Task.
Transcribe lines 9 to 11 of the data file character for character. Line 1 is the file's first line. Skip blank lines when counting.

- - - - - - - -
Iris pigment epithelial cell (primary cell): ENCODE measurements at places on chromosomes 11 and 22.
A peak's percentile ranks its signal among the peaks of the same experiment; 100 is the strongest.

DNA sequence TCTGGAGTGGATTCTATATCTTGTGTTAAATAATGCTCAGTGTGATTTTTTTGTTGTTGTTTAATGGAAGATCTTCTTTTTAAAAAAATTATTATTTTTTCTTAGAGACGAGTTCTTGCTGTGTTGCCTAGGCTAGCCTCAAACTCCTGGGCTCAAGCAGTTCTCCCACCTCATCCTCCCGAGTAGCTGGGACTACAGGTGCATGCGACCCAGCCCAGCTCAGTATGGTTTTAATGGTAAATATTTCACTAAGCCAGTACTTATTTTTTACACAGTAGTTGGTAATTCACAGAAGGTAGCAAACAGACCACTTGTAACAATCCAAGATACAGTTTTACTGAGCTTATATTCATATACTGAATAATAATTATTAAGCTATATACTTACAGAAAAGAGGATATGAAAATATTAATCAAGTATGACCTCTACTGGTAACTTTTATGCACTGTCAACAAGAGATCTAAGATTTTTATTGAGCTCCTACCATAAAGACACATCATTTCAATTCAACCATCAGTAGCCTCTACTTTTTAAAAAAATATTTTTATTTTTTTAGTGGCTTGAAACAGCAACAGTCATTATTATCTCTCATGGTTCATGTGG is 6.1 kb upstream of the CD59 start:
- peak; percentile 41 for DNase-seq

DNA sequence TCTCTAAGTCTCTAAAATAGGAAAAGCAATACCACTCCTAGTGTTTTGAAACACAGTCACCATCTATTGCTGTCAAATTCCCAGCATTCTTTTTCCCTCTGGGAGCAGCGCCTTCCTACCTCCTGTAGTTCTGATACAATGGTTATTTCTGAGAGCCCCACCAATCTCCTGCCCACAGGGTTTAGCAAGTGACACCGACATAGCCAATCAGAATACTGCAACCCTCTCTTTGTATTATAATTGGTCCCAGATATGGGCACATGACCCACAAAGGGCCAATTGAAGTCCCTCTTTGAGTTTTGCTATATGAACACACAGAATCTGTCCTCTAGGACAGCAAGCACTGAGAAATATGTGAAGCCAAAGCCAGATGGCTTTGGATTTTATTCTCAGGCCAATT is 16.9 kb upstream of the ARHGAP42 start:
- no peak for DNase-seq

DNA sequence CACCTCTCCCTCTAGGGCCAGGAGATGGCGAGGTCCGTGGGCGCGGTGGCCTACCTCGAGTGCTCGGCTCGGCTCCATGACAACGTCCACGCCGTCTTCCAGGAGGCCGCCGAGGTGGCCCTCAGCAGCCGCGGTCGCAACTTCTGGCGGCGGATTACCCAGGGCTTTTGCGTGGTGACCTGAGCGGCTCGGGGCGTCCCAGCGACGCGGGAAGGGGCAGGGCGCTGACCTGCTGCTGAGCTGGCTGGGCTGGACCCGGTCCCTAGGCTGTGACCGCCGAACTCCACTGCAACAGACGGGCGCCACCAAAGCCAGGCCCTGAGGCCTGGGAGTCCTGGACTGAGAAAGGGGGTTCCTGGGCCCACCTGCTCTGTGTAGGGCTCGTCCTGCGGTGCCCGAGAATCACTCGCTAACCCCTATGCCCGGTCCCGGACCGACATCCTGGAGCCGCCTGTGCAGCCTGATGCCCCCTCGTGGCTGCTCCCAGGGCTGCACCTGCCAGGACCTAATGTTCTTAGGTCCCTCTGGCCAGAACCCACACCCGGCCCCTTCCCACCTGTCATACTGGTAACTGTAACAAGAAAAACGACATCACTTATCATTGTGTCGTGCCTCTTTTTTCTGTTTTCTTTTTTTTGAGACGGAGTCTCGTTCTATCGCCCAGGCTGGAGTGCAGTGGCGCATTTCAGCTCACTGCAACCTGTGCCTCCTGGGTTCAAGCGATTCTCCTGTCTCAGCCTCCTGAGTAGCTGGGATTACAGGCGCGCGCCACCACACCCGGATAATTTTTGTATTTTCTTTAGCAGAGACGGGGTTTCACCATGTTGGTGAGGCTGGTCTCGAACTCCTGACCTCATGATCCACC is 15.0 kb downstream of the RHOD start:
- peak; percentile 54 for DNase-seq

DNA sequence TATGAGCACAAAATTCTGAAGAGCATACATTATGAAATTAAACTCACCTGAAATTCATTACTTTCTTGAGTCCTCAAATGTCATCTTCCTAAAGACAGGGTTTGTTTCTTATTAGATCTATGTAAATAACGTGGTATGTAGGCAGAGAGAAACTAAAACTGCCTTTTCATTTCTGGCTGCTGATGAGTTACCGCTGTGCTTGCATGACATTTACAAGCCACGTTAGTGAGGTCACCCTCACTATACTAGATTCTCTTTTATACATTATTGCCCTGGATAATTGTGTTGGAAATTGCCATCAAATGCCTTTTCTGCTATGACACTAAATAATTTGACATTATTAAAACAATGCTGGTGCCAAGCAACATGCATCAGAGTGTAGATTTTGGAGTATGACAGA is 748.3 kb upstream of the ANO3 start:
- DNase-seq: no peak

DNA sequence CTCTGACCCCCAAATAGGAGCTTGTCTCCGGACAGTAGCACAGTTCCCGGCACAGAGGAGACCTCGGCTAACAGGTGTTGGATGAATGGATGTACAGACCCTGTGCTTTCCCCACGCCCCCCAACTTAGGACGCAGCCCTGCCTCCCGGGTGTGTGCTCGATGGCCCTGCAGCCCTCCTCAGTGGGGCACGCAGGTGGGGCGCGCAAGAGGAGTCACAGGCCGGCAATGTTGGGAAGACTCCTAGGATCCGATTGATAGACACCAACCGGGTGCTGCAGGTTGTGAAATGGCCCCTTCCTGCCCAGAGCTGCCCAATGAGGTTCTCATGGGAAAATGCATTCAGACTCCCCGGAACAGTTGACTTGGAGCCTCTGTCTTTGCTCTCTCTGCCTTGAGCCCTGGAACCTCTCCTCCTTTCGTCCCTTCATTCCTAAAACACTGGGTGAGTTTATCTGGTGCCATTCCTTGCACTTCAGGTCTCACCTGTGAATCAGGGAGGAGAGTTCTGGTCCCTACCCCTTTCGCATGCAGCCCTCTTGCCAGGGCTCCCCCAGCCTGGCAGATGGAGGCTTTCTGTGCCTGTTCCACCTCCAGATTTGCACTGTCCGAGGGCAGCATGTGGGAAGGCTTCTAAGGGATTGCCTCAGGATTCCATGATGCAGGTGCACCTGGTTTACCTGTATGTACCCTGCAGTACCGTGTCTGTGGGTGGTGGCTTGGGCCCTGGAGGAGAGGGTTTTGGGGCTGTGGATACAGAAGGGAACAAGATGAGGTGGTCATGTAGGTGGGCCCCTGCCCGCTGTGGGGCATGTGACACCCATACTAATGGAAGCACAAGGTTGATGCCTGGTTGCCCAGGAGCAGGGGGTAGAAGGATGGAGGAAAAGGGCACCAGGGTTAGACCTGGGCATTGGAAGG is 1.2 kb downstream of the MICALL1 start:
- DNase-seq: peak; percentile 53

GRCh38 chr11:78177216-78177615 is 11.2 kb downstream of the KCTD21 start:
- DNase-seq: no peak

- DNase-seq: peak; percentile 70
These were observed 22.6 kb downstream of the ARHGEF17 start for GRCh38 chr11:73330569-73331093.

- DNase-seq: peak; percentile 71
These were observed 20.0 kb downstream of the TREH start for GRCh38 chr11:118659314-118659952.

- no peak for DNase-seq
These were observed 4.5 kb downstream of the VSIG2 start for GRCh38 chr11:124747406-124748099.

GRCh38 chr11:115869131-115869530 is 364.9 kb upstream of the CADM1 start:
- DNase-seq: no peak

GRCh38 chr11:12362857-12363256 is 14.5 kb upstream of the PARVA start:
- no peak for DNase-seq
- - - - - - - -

DNA sequence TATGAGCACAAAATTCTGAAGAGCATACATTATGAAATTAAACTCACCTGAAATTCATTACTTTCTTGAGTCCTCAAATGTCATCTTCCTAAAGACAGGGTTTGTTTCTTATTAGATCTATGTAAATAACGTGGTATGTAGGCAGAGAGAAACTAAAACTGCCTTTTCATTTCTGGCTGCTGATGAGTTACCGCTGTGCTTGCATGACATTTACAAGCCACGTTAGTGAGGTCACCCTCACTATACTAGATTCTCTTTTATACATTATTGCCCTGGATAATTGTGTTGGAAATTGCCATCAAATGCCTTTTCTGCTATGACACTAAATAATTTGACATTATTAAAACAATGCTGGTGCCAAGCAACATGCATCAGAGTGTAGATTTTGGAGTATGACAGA is 748.3 kb upstream of the ANO3 start:
- DNase-seq: no peak

DNA sequence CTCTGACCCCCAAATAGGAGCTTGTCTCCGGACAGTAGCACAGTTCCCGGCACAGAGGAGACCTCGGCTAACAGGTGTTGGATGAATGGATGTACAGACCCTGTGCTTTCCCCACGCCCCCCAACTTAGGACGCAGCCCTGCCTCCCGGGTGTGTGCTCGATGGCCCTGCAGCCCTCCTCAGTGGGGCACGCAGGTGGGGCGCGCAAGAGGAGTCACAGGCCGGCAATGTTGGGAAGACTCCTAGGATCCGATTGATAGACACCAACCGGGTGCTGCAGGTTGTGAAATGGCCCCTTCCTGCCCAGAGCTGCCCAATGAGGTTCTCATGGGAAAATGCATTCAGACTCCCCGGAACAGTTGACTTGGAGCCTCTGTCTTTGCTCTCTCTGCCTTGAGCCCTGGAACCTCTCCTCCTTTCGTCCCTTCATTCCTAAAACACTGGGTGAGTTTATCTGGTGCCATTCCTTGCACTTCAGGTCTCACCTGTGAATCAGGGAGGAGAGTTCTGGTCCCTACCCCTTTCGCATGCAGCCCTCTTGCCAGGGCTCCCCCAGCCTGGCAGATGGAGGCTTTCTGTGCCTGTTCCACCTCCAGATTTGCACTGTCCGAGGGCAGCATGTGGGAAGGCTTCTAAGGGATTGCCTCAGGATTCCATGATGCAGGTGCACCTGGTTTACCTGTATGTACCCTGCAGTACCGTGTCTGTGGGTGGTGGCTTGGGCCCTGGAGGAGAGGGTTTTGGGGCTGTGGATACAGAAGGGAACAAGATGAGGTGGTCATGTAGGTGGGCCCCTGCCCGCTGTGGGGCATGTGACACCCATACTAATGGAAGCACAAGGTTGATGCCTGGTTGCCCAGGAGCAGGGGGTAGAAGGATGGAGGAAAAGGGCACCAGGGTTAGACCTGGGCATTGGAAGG is 1.2 kb downstream of the MICALL1 start: